Hayden teen fights Ewing sarcoma, a rare cancer that primarily affects teens, young adults | SteamboatToday.com

Hayden teen fights Ewing sarcoma, a rare cancer that primarily affects teens, young adults

Hayden resident Lexus Halone visits with Stanley, a therapy dog at Children’s Hospital in Denver. Halone was diagnosed last October with Ewing sarcoma, a rare form of cancer that most commonly affects teens and young adults.
Courtesy photo

STEAMBOAT SPRINGS — At first, Lexus Halone’s family didn’t think much of the small bump on the 18-year-old’s leg.

But then it grew and started to bother her.

So, they had it looked at in Craig. Doctors thought it might just be a cyst but went ahead and sent a piece to St. Mary’s Medical Center in Grand Junction for a full biopsy.

On September 20, 2018, the family got a call from Children’s Hospital in Denver. The Halones needed to drop everything and be there the following day.

After blood tests, x-rays and an MRI, they were sent home to wait for results.

“Scary” and “nerve-racking” would be understatements, Nikki and Travis Halone, Lexus’ parents, said.

Then, on October 10, Nikki got a call. Doctors confirmed a diagnosis of Ewing sarcoma, a rare type of cancer that occurs in the bones or in the soft tissue around them.

“My mind was blank,” Nikki said. “My body was numb, and I couldn’t even speak. I began to cry.”

The doctors told the family to be prepared for upwards of nine months of treatment. Each treatment would consist of five days, with a flush out on the sixth. They described “an aggressive treatment with a long road to recovery.”

“It all happened so fast,” said Nikki. “Everything changed.”

Ewing sarcoma is more common in teenagers and young adults, though Children’s Hospital only sees about 10 cases per year, Nikki said.

It can’t be prevented, according to the Mayo Clinic, and it isn’t inherited or linked to any lifestyle or environmental issues.

Now, about seven months after they went in for the initial tests, Lexus continues to travel to Denver every other week for chemotherapy and, when needed, blood transfusions.

The hope is for Lexus’ treatments to finish at the end of May, but that is still yet to be determined based on screenings, Nikki said. Regardless, testing and monitoring will continue for at least 10 years and, potentially, the rest of Lexus’ life.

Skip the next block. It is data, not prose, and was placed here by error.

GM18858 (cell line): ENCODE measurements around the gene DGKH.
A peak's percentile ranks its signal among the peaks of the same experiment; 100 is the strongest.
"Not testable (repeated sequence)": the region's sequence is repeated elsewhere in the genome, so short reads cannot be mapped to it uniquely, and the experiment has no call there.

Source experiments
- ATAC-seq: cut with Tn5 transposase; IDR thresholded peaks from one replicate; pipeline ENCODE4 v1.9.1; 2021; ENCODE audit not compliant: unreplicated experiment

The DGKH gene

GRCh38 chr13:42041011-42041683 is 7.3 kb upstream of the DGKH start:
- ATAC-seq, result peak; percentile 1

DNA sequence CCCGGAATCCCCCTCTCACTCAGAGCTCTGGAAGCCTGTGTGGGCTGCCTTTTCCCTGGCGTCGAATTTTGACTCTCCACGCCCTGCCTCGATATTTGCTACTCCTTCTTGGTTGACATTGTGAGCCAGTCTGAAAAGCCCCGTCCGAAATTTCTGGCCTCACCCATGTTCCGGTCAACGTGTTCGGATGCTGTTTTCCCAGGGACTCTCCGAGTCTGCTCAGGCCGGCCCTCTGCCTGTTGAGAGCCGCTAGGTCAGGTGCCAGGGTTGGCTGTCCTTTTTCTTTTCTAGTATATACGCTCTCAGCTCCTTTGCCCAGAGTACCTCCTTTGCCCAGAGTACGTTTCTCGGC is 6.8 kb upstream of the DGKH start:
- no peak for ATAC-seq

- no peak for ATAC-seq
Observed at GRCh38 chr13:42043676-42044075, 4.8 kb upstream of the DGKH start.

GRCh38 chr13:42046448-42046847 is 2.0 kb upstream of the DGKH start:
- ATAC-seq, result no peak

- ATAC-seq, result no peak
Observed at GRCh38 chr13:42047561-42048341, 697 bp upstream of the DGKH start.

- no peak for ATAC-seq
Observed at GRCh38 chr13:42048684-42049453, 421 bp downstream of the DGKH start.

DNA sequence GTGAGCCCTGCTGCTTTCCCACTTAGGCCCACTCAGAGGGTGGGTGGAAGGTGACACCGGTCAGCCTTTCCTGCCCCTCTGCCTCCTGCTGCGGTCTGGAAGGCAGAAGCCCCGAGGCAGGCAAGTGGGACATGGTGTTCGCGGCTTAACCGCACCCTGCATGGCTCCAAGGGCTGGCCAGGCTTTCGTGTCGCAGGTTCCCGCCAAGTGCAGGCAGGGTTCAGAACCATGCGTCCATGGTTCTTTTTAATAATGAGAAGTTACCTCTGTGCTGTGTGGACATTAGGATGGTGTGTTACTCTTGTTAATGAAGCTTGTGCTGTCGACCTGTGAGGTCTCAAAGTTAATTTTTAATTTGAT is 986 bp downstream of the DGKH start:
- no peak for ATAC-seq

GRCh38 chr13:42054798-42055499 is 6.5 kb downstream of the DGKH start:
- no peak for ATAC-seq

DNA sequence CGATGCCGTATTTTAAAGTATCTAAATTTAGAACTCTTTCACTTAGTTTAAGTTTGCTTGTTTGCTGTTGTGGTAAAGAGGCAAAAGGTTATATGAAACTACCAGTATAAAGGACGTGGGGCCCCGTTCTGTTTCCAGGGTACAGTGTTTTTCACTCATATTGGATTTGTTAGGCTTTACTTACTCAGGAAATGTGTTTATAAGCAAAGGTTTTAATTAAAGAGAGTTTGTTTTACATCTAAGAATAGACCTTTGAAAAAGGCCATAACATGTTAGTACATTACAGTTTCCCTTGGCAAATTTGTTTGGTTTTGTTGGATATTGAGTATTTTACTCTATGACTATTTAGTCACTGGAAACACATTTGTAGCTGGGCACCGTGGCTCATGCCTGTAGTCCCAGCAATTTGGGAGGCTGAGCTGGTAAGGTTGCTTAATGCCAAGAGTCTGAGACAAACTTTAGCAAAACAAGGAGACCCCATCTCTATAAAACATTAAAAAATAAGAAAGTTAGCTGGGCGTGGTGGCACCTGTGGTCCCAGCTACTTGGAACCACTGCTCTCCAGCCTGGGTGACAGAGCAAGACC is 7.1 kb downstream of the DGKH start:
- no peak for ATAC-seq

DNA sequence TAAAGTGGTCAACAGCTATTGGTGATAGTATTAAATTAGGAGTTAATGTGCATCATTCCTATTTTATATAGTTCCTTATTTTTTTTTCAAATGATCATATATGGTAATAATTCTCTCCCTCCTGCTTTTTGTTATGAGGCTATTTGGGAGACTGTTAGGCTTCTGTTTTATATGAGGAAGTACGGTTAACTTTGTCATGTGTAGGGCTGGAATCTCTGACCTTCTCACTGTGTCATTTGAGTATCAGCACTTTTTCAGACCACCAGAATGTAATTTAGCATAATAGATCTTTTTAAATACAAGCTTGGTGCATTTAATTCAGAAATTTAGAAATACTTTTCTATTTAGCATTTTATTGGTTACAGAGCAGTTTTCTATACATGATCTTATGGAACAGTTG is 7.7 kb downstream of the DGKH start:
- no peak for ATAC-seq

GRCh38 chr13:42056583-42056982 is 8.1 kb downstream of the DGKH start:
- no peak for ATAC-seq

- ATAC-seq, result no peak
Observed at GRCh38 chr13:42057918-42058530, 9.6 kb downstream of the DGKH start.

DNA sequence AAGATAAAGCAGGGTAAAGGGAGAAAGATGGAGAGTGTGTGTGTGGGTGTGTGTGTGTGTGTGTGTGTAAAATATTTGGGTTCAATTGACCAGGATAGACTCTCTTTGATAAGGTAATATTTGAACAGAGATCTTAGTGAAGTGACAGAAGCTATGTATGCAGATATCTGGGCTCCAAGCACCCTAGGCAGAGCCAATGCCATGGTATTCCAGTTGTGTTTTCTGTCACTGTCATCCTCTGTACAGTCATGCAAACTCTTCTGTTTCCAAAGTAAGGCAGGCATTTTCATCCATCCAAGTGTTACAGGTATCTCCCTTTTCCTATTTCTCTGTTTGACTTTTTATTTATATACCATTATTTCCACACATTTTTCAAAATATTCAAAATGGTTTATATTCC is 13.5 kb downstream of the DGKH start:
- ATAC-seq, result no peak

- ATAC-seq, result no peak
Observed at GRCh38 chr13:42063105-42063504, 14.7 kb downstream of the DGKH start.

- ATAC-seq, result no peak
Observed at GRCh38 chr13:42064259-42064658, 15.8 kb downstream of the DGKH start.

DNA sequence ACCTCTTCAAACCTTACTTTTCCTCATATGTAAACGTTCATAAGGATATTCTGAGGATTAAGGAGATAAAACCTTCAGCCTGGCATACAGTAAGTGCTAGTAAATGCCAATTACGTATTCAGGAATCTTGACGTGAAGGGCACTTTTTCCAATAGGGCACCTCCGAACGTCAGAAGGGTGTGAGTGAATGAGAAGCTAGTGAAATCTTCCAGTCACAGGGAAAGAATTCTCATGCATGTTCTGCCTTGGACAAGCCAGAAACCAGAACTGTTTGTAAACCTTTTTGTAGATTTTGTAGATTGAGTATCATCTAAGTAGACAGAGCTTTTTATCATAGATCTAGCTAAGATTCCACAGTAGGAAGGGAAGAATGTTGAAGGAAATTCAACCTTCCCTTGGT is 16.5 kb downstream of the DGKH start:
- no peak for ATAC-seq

According to St. Jude Children’s Research Hospital, “about 70% of children with Ewing sarcoma are cured. Teens aged 15 to 19 have a lower survival rate of about 56%. For children diagnosed after their disease has spread, the survival rate is less than 30%.”

The trips have been hard on the family, both emotionally and financially. Lexus has four younger brothers. Nikki has a car that works for around town but not long distances. Travis needs his truck for work and is currently the sole income provider. Nikki travels to Denver with Lexus and relies on shuttles — for which the cost quickly adds up. They also have been able to travel occasionally with Angel Flight, an organization of volunteer pilots who provide transportation for people with medical needs.

Their insurance coverage is fair, Travis said, but still leaves the family with tens of thousands of dollars in expenses.

“It’s been a pretty scary ride for everyone,” Travis said.

Aside from losing her hair, Lexus looks like any healthy teenager. She has a gentle smile and striking gold eyes. While she is self-conscious about going out without a scarf or a hat, Lexus’ smooth scalp only serves to enhance her natural beauty.

She loves art, dancing, music and yoga. She wants to be a Bureau of Land Management firefighter and help out with the family’s newly acquired ice cream cart.

One of her greatest wishes is for a female golden retriever, who she will name Princess Poppy.

On how her life has changed, Lexus said, “It’s definitely made me more grateful for my surroundings and for every day things.”

She speaks without any anger, self-pity or fear. Her parents describe her as brave and strong and someone who’s always been willing to stand up for what she believes is right — no matter what anyone else thinks.

“She’s bullheaded,” said Travis. “But in a good way.”

Lexus said she never feared dying because she never really felt ill. And she refused to let those thoughts in her brain.

“If you look for things to be happy about — it really works,” she said. “You find things to be grateful for and don’t focus on the bad stuff.” 

The Halones have a long list of people and organizations to which they are grateful. There have been friends, family, neighbors, churches, non-profits and others who have reached out and made things a little easier.

Nikki said she wants to bring more awareness to Ewing sarcoma and to the emotional and financial struggles families like hers face when confronted with a cancer diagnosis, especially for a child. To help with their expenses, she started a Go Fund Me account. They’ve raised about $1,500 of their $53,000 goal.

To reach Kari Dequine Harden, call 970-871-4205, email kharden@SteamboatPilot.com or follow her on Twitter @kariharden.


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